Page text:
I’m still not convinced that Placitas County is the answer. Maybe it is, and maybe it’s not. But there are other avenues of self-governance that are worth exploring. We must find a way, and the sooner the better, to preserve our community and our special way of life. If we, the taxpaying residents of Placitas don’t, it is obvious that outsiders with short-term visions of maximum profit—no matter what the cost to our way of life—and those interested in the immediate collection of the maximum amount of property taxes, will forever despoil what has been a very special place to live.
—Gary W. Priester, Ranchos de Placitas
re: planning a visit to Patrick’s house
Dear Friends Back East,
Mighty Patrick the Cat and I are quite pleased that you’re again planning a visit to our habitat. Frankly, we’ve thought another visit unlikely given the unfortunate bobcat-in-the-bathroom incident that occurred last time (I assure you that window screen has been repaired), and our total failure to find sources of Brooklyn egg creams anywhere in the region. So, by returning, you are proving yourselves adaptable and adventurous.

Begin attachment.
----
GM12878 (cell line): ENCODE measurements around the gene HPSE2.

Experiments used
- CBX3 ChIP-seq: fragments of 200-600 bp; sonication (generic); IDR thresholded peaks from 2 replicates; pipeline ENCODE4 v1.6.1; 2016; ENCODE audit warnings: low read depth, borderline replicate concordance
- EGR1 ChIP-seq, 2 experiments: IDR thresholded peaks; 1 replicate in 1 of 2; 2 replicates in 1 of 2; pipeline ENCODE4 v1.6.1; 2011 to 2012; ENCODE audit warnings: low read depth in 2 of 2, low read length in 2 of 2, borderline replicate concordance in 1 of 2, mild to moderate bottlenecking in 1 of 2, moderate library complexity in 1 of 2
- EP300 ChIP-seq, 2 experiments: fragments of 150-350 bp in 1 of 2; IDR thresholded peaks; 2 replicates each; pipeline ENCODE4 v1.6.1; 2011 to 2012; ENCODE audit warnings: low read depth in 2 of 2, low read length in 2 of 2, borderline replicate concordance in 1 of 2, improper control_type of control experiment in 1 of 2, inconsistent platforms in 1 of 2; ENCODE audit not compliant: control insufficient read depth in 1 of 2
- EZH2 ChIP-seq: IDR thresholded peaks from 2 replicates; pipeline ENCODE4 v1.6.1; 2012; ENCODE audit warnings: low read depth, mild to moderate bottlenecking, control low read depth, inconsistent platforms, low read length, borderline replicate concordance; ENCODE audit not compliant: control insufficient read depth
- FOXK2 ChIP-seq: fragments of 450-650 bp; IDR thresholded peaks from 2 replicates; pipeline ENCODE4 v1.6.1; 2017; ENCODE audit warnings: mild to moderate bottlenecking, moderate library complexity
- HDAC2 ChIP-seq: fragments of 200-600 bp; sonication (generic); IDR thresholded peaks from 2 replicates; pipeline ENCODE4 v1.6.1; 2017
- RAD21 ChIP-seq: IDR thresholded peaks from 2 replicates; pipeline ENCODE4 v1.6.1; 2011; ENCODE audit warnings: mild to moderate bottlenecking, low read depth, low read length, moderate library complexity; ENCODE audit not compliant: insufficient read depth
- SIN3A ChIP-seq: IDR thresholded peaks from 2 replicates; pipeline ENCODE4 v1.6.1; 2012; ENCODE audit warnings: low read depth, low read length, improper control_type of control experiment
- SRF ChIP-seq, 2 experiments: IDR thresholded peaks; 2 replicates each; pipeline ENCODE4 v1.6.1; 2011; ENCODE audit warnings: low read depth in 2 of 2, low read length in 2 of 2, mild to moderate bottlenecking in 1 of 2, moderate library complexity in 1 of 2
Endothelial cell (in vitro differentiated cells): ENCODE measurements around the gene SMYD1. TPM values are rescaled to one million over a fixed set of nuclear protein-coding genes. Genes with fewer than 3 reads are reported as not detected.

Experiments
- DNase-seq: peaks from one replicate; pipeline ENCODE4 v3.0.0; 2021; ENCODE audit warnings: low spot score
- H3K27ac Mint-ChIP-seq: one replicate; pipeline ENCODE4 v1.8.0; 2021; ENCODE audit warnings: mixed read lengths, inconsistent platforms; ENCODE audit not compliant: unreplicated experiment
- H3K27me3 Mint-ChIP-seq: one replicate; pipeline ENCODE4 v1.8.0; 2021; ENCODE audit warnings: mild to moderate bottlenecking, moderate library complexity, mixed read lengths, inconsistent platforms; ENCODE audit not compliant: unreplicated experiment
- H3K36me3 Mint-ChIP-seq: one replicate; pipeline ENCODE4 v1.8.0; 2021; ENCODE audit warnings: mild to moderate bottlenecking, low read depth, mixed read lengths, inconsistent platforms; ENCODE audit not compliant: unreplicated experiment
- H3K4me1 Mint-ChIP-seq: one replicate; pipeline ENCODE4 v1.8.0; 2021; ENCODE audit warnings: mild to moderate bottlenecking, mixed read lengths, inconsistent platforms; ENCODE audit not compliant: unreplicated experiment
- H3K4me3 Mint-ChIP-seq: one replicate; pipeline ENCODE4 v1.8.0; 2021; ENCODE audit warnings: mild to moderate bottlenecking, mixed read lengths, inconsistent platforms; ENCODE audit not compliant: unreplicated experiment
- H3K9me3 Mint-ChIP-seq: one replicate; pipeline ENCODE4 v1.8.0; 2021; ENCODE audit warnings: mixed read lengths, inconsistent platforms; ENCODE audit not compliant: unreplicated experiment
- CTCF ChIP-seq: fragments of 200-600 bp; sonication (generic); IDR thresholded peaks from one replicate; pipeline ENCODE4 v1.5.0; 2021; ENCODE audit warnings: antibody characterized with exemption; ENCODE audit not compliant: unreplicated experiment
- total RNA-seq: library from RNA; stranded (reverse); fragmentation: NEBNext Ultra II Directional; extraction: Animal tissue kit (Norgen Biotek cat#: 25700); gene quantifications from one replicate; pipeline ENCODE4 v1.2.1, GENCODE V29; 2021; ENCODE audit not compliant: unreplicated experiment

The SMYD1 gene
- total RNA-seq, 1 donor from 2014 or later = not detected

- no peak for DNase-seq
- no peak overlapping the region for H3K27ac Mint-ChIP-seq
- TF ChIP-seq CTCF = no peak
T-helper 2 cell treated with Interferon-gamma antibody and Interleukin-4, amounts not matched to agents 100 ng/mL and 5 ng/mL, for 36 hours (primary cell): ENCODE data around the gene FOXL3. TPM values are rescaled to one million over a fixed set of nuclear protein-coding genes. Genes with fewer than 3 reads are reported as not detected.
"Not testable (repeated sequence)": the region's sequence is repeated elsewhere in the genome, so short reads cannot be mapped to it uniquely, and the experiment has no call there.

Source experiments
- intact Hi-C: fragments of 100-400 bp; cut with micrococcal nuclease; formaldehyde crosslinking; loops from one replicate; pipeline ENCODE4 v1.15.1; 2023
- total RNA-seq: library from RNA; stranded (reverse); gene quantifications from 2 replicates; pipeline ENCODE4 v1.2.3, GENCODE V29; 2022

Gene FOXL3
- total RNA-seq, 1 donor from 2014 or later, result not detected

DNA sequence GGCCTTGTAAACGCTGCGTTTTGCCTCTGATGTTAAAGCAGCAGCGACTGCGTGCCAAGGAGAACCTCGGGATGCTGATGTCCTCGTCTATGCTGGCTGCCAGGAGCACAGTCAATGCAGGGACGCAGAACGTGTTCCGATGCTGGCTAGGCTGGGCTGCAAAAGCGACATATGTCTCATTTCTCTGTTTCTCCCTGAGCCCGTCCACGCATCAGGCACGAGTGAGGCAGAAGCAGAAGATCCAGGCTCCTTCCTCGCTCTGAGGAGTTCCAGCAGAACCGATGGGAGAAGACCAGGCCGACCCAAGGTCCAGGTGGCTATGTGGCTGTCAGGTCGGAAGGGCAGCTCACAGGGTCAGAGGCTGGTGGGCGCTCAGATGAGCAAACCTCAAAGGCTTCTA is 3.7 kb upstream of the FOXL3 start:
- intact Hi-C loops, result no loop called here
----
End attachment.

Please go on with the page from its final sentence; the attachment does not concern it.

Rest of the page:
On your list of things you’d like to do this trip, your hope to “…eat the whole enchilada” is, by far, the easiest to accommodate. Among the least likely would be “…seeing an ox cart race” and “…taking the subway to Chaco Canyon.” But we’ll do our best to show you a good time and most certainly will take some roads to ruins.
I will introduce you to our gaily decorated Rail Runner commuter train, which will take us to Santa Fe. The Rail Runner plays on the name of our state bird, the Roadrunner, whose fanciful red and gold image is wildly displayed over the length of each train. Just picture the image of your own state bird (the Partially Feathered Oil Crested Poop Pecker) splayed along the sides of your own trains. You’d find it quite cheery if done well.
Additionally, you’ll find that making occasional eye contact with your fellow Rail Runner passengers to be low risk, i.e. far less likely to stimulate resentful accusations of unwelcome intrusion, accompanied by psychotic threats of mortal damage to your personhood as often occurs on eastern commutes. So, in keeping with the lyrics of my favorite Engelbert Humperdink vocal, “Turn your magical eyes round and around, looking at all we found,” and you’ll see marvelous people and beautiful things on your Rail Runner trip.
As you know from previous visits to our home, Patrick has proprietary interest in all sleep-inviting surfaces—from sinks and placemats to baskets and beds. He is also in charge of security, and as he makes his nightly rounds, you may occasionally awaken to find him sharing your pillow and staring into your eyes with mind-reading intensity. We’re not certain why he does this, but suspect he entertains himself by watching our dreams. Or evaluating our karma. Or simply testing the strength of our allergies.
Regardless, we both very much look forward to seeing you.
Your Friend, —Herb